Sharing my mourning journey as my family learns to live a new normal after the death of my 19 y.o. son in an auto accident on 10/12/08.

We are playing the waiting game at my house. Merrick has applied to the colleges of his choice and is now waiting to hear back from them. One of the schools he applied to asked for a letter of recommendation from the parents. They wanted the perspective of the person/people who would talk of the early years and personality of the applicant. When I read their request I cried. I was being asked to weigh in and support my son’s application and frankly there are days when I don’t know how I’ll let him go. Sometimes even the thought of Merrick going off to school makes me physically ill, but at the same time I want what’s best for my son. I will not be a hinderance to his dreams. I realized that the only way I would be able to write a letter of recommendation, is to ask a request of all the schools. Below is my open letter to all of them.

Dear College of my son’s choice,

My son Merrick has applied to your school and is hopeful that he will be accepted. You invited parents to write letters of recommendation for their child. Your request is based on the fact that most students when applying concentrate on the ages of 14-17 and parents can give a long-range look and perspective on the applicant. I’m quite willing to write a letter for my child. I appreciate the wisdom and sensitivity in your request. Before I do so however, I have a request of my own. Please watch over my child. He is eager to leave home and enter the world of academia and freedom that college allows. I watch his anticipation and enthusiasm and am confronted with my own mixture of excitement and apprehension.

When his older brother Jordan went off to Amherst College, his dad and I could not have been prouder. Jordan chose a school that was the perfect fit for him. We watched him attenuate to college life with vigor and ease. He entered his sophomore year excited to have a single room, ready to pursue a major in Political Science and looking forward to the future. I often joked with him that I was living vicariously through him as he talked of studying abroad either in Costa Rica or London. His future seemed boundless. Seemed. When we received the news that Jordan had been killed in a car accident just 20 miles from his college campus shock and sorrow took hold of us, the grip of which I still feel today.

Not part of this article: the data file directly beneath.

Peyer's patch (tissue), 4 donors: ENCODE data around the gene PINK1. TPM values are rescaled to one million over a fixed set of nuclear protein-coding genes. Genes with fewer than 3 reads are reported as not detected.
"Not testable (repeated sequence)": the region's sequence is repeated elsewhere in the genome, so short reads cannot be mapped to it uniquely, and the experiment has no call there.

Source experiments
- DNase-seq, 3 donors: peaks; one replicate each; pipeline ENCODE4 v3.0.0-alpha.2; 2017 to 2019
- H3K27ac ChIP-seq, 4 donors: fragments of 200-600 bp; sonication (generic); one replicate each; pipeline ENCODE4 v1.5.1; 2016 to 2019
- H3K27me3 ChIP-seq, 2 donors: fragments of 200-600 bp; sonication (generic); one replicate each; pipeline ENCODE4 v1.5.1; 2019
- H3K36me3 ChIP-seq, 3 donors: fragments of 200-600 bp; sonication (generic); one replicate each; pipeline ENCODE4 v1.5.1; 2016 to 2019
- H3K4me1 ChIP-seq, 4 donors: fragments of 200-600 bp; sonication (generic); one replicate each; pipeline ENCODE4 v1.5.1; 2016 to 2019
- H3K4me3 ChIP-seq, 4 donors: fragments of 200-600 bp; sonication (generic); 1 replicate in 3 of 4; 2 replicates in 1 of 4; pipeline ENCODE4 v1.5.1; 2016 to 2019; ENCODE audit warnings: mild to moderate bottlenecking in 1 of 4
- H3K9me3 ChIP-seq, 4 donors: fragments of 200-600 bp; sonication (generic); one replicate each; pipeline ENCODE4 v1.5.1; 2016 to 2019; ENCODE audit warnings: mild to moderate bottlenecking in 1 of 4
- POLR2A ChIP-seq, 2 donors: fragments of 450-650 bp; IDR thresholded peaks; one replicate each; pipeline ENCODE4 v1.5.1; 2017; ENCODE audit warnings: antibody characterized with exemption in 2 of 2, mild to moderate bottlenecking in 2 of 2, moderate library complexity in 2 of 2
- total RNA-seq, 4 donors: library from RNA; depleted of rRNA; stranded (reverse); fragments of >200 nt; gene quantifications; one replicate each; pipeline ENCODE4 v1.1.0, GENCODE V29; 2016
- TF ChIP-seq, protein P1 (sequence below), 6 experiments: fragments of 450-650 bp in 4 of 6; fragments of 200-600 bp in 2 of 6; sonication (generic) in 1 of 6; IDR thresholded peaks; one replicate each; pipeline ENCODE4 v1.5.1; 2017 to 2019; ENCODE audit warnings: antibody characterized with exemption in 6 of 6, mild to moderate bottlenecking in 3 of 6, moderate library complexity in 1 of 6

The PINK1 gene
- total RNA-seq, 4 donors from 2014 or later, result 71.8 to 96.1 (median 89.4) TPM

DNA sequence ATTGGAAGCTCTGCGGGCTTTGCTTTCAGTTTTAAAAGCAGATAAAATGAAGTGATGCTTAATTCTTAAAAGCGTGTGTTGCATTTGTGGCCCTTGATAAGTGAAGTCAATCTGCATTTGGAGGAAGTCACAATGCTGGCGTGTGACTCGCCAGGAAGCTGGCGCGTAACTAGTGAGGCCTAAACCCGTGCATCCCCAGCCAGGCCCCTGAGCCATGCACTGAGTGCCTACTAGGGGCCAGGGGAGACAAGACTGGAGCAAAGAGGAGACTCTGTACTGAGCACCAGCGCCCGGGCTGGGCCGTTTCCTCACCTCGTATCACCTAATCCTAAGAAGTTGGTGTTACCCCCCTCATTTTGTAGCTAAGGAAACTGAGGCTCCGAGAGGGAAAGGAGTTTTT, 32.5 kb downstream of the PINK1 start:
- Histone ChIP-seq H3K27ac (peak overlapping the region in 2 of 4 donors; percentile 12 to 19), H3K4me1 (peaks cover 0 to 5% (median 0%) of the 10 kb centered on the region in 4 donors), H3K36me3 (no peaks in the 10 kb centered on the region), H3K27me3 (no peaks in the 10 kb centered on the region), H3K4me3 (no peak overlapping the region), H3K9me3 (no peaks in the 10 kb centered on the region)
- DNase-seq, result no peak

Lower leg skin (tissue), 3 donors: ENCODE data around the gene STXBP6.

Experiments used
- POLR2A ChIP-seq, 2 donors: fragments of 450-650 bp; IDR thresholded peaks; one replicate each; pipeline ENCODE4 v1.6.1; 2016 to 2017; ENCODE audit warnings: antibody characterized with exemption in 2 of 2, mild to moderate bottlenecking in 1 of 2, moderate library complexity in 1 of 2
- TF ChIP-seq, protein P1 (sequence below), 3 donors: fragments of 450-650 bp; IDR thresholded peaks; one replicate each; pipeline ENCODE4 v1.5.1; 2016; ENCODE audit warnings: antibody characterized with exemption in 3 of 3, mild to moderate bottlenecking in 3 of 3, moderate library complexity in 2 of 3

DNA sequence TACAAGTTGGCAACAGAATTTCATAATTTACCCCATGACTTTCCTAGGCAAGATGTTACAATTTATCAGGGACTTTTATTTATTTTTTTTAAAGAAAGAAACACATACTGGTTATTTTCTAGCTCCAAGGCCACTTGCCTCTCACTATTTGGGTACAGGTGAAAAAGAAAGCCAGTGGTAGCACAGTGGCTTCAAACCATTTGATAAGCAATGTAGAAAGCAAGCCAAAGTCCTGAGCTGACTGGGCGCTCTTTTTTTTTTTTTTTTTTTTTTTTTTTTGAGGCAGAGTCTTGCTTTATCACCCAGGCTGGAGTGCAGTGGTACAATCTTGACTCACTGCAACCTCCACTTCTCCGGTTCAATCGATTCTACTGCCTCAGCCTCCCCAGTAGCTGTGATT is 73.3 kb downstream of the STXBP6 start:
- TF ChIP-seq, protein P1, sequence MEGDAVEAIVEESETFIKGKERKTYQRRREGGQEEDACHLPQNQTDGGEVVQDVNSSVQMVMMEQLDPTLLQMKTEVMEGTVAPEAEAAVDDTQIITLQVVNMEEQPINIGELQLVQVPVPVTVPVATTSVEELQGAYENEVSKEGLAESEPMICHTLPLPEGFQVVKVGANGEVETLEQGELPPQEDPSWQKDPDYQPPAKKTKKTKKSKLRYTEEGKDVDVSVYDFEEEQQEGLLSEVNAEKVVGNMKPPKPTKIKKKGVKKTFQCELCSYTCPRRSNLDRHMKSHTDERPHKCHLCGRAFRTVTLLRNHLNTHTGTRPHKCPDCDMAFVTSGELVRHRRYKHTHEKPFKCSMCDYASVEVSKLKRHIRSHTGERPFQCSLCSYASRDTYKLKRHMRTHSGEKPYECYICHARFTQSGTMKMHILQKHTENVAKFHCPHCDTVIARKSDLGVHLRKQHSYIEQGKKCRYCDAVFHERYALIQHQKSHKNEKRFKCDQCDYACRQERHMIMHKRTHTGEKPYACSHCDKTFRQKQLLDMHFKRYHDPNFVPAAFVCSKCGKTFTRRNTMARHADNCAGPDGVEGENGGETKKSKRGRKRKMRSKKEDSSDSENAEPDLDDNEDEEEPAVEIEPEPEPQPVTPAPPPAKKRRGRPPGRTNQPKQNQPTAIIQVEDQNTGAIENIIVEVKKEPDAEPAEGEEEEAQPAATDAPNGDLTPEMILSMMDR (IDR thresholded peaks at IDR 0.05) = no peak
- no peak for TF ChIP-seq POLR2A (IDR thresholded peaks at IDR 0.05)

Now it is time for another of my children to fulfill their dreams and goals. Merrick has worked so hard to be an attractive candidate for your college. A finer student, scholar, and most importantly compassionate human being you won’t find. As he readies himself to, “be on his own,” I try and ready my heart to give the world another one of my children. Merrick comes to you an eager vessel of learning. He also comes bearing the weight of sorrow that losing his big brother and best friend brings. So, I’m finding a way, no matter how hard it is, to continue trusting that the world is a giving, safe place for my children. As unwieldy and irrational my plea is I ask you to remember it. When you see my son walking through campus, treat him with care as he fulfills his dreams and honors the legacy of his brother.

Sincerely,

Always Mom of Four

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Comments on: "An Open Letter To My Son’s College Choices" (15)

  1. As a college student myself I find this post very touching. I am writing a blog, http://amandatse.wordpress.com/, about the value of college education and my next post will be the case for going to college. I’m sorry for your loss. With a brother myself, I can’t even imagine having to go through the pain you are going through. Best luck in your son’s college endeavors. I hope he gets into the college he wants. I know if I were the admission counselors, I would let him in.

  2. Love.

  3. As always, your eloquence astounds. You keep writing, I’ll keep reading.

  4. Jackie, your beautiful writing and searing pain bring me to my knees sometimes. This post has me weeping. How brave and generous you are! I hope that Merrick gets in wherever he wants, and I feel certain he will succeed regardless of his final choice.